Out-Law News | 12 Feb 2020 | 1:37 pm | 1 min. read
The proposal, which is set out in an amendment to the Pension Schemes Bill, goes much further than current rules requiring pension scheme trustees to disclose how they take account of climate change and other environmental, social and governance (ESG) factors to the extent that these may have a material impact on scheme members' savings.
Pensions expert Carolyn Saunders of Pinsent Masons, the law firm behind Out-Law, described the proposal as "a potential game changer for trustees".
"The resulting obligations on trustees could extend far beyond the disclosure that is the main focus of the current statutory regime to require trustees to place climate change risk and opportunity at the heart of their investment strategies," she said. "And the need to publish information relating to the effects of climate change on a scheme will increase reputational risk for trustees and scheme sponsors."
Partner, Head of Office, London and Head of Pensions & Long-Term Savings
The resulting obligations on trustees could require trustees to place climate change risk and opportunity at the heart of their investment strategies.
The changes would apply to the trustees or managers of an occupational pension scheme "of a prescribed description", to be defined by the government in regulations.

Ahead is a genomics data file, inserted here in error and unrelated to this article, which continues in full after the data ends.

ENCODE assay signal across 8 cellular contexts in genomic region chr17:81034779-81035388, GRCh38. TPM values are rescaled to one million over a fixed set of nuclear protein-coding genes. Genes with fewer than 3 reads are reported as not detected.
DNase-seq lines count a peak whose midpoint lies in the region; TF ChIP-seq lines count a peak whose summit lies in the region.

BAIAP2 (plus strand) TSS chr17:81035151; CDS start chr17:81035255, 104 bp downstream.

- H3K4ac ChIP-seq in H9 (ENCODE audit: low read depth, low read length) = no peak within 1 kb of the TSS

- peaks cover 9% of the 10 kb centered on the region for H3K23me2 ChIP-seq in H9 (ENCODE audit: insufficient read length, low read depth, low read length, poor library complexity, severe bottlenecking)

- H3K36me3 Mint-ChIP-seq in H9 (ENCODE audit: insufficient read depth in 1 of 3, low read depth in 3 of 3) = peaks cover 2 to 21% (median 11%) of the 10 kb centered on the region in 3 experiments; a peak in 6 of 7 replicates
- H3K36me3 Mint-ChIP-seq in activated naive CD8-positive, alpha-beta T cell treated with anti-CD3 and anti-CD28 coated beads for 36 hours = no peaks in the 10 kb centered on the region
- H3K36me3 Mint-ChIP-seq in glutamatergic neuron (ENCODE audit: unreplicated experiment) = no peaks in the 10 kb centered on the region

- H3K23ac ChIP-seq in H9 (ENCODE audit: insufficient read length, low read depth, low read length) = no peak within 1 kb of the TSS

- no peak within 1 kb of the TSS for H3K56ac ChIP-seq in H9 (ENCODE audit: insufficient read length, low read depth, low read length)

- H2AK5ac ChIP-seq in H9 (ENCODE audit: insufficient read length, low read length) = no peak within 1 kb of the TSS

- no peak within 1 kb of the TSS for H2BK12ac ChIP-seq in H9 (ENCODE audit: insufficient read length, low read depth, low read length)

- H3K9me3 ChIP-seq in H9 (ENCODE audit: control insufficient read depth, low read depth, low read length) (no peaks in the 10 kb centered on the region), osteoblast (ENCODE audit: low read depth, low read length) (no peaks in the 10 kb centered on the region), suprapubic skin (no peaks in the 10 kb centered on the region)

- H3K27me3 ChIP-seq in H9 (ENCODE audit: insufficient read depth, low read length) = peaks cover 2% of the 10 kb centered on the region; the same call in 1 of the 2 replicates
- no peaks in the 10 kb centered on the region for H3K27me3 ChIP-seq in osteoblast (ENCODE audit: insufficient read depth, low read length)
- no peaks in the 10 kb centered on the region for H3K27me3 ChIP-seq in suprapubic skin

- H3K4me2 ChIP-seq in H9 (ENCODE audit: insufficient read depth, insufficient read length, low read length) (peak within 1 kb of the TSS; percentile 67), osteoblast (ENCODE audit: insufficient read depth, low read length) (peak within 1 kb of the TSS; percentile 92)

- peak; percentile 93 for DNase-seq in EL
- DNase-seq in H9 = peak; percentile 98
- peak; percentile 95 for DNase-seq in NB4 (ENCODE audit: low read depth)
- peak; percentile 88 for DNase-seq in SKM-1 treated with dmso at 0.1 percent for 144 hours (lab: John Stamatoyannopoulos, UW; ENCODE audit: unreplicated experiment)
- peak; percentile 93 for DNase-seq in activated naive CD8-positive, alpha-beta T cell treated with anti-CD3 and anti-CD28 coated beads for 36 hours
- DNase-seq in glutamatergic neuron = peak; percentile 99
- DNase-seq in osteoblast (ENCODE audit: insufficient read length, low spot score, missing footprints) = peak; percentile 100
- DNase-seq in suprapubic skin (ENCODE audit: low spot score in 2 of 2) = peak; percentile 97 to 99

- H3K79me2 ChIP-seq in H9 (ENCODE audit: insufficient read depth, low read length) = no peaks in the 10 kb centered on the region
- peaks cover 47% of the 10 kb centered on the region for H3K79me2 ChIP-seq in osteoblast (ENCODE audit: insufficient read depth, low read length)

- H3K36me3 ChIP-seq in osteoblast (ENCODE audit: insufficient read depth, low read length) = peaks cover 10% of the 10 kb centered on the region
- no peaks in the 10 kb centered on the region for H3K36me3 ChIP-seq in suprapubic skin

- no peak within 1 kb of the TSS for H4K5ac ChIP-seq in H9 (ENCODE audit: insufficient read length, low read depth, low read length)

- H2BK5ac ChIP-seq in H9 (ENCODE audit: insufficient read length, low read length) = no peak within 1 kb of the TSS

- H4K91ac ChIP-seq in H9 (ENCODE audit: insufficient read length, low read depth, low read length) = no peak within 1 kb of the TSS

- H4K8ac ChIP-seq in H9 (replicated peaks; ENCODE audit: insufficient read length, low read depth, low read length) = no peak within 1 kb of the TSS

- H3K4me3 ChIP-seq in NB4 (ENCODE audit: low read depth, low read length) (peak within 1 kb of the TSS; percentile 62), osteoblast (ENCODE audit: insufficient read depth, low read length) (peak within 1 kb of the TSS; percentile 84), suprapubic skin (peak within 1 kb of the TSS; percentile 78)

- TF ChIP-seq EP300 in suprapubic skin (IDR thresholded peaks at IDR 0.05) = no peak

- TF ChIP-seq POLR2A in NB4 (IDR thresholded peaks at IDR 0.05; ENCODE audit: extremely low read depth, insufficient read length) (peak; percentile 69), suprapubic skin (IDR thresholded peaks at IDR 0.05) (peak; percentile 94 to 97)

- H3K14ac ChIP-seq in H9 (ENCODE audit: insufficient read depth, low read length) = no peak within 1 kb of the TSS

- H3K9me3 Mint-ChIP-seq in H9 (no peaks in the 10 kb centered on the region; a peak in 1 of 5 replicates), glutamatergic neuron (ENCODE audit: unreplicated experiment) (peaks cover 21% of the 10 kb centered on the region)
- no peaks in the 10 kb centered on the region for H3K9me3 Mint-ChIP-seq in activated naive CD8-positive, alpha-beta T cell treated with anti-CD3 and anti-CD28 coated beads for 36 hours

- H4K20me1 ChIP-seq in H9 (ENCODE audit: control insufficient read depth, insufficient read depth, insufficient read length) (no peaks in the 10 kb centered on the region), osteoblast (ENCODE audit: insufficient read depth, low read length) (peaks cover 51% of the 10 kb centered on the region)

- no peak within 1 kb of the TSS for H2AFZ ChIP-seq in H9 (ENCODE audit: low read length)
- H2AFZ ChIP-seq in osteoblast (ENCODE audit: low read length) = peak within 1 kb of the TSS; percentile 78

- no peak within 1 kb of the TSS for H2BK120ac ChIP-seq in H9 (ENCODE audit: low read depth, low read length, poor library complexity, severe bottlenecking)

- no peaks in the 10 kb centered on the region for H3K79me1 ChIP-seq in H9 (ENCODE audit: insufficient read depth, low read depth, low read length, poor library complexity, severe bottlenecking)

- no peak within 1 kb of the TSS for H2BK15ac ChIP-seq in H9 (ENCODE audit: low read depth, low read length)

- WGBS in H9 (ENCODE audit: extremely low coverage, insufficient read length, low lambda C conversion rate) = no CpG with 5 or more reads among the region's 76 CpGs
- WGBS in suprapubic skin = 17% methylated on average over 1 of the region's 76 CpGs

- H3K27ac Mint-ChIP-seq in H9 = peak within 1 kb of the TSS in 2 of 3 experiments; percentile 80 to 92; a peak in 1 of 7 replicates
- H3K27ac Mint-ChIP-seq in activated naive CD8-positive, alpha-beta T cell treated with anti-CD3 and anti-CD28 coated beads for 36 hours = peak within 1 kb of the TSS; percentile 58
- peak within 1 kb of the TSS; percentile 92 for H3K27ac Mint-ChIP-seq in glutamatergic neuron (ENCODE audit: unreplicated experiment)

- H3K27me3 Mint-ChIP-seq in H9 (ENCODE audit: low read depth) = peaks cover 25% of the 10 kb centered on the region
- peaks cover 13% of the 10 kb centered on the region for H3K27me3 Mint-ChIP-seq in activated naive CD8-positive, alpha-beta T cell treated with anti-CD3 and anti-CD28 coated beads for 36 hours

Scheme trustees or managers could be required to review the exposure of the scheme to climate change risks, to assess the impact of those risks on the scheme's assets and to produce a strategy for managing the scheme's exposure to those risks. They could also be required to assess the potential contribution of their investments to climate change.
They could also be required to set and monitor progress against targets relating to the scheme's exposure to climate change risks, and to report on that progress.
The amendment defines "effects" of climate change to cover both risks and opportunities arising from climate change, including the risks arising from steps taken by governments or regulators to mitigate the impact of climate change.
Writing in The Telegraph, outgoing Bank of England governor Mark Carney and work and pensions secretary Therese Coffey said that pension funds "have the opportunity to lead the way in how they set their long-term agenda".
"[Pension funds'] investment decisions have the power to channel funding towards companies with a plan to make the transition to net zero," they said.
"Requiring pension schemes to report on how they are considering climate change in their governance, strategies, risk management and targets will encourage financial flows towards addressing the threat of climate change to all our futures, and improve the health of our economy longer term," they said.
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